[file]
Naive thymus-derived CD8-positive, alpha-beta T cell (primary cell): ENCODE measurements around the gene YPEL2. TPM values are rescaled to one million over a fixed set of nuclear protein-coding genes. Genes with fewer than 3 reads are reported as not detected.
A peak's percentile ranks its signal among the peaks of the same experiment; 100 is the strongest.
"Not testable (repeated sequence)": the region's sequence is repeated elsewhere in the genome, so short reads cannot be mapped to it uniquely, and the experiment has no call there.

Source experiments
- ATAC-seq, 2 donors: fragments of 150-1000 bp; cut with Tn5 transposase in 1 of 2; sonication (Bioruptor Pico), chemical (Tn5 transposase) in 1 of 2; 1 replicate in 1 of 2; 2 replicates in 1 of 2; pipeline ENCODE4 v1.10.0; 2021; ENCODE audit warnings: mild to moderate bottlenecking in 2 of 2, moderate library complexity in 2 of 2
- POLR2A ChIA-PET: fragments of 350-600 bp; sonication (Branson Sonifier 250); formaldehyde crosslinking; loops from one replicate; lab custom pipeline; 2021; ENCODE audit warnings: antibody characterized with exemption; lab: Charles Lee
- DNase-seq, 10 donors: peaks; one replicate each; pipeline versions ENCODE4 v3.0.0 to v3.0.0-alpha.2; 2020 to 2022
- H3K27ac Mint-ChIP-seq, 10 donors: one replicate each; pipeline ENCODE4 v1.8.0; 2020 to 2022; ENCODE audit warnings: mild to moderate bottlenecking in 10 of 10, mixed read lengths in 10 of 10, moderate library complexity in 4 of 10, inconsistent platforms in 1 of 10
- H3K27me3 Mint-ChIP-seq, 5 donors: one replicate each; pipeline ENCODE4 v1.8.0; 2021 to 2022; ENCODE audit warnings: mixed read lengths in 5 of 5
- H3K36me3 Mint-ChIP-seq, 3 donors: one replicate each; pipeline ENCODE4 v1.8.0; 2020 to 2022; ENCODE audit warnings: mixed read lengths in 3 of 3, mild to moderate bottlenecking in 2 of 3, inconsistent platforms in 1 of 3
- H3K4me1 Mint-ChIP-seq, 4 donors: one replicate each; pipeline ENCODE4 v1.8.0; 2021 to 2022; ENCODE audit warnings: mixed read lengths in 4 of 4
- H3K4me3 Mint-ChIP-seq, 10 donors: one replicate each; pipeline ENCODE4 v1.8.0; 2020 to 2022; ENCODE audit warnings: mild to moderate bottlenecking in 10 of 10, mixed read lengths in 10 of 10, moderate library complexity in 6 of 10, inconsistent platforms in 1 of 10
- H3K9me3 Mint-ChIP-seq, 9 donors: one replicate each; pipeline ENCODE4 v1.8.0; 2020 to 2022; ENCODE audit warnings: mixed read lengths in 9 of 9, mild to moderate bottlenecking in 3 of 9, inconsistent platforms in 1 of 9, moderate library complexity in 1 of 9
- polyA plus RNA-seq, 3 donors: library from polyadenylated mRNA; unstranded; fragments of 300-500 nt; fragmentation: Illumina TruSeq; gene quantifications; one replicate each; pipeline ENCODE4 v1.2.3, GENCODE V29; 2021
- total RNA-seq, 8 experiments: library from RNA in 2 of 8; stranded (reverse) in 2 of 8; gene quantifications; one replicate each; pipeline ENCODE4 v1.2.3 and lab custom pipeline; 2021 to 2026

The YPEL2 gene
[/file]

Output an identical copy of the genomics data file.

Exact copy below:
Naive thymus-derived CD8-positive, alpha-beta T cell (primary cell): ENCODE measurements around the gene YPEL2. TPM values are rescaled to one million over a fixed set of nuclear protein-coding genes. Genes with fewer than 3 reads are reported as not detected.
A peak's percentile ranks its signal among the peaks of the same experiment; 100 is the strongest.
"Not testable (repeated sequence)": the region's sequence is repeated elsewhere in the genome, so short reads cannot be mapped to it uniquely, and the experiment has no call there.

Source experiments
- ATAC-seq, 2 donors: fragments of 150-1000 bp; cut with Tn5 transposase in 1 of 2; sonication (Bioruptor Pico), chemical (Tn5 transposase) in 1 of 2; 1 replicate in 1 of 2; 2 replicates in 1 of 2; pipeline ENCODE4 v1.10.0; 2021; ENCODE audit warnings: mild to moderate bottlenecking in 2 of 2, moderate library complexity in 2 of 2
- POLR2A ChIA-PET: fragments of 350-600 bp; sonication (Branson Sonifier 250); formaldehyde crosslinking; loops from one replicate; lab custom pipeline; 2021; ENCODE audit warnings: antibody characterized with exemption; lab: Charles Lee
- DNase-seq, 10 donors: peaks; one replicate each; pipeline versions ENCODE4 v3.0.0 to v3.0.0-alpha.2; 2020 to 2022
- H3K27ac Mint-ChIP-seq, 10 donors: one replicate each; pipeline ENCODE4 v1.8.0; 2020 to 2022; ENCODE audit warnings: mild to moderate bottlenecking in 10 of 10, mixed read lengths in 10 of 10, moderate library complexity in 4 of 10, inconsistent platforms in 1 of 10
- H3K27me3 Mint-ChIP-seq, 5 donors: one replicate each; pipeline ENCODE4 v1.8.0; 2021 to 2022; ENCODE audit warnings: mixed read lengths in 5 of 5
- H3K36me3 Mint-ChIP-seq, 3 donors: one replicate each; pipeline ENCODE4 v1.8.0; 2020 to 2022; ENCODE audit warnings: mixed read lengths in 3 of 3, mild to moderate bottlenecking in 2 of 3, inconsistent platforms in 1 of 3
- H3K4me1 Mint-ChIP-seq, 4 donors: one replicate each; pipeline ENCODE4 v1.8.0; 2021 to 2022; ENCODE audit warnings: mixed read lengths in 4 of 4
- H3K4me3 Mint-ChIP-seq, 10 donors: one replicate each; pipeline ENCODE4 v1.8.0; 2020 to 2022; ENCODE audit warnings: mild to moderate bottlenecking in 10 of 10, mixed read lengths in 10 of 10, moderate library complexity in 6 of 10, inconsistent platforms in 1 of 10
- H3K9me3 Mint-ChIP-seq, 9 donors: one replicate each; pipeline ENCODE4 v1.8.0; 2020 to 2022; ENCODE audit warnings: mixed read lengths in 9 of 9, mild to moderate bottlenecking in 3 of 9, inconsistent platforms in 1 of 9, moderate library complexity in 1 of 9
- polyA plus RNA-seq, 3 donors: library from polyadenylated mRNA; unstranded; fragments of 300-500 nt; fragmentation: Illumina TruSeq; gene quantifications; one replicate each; pipeline ENCODE4 v1.2.3, GENCODE V29; 2021
- total RNA-seq, 8 experiments: library from RNA in 2 of 8; stranded (reverse) in 2 of 8; gene quantifications; one replicate each; pipeline ENCODE4 v1.2.3 and lab custom pipeline; 2021 to 2026

The YPEL2 gene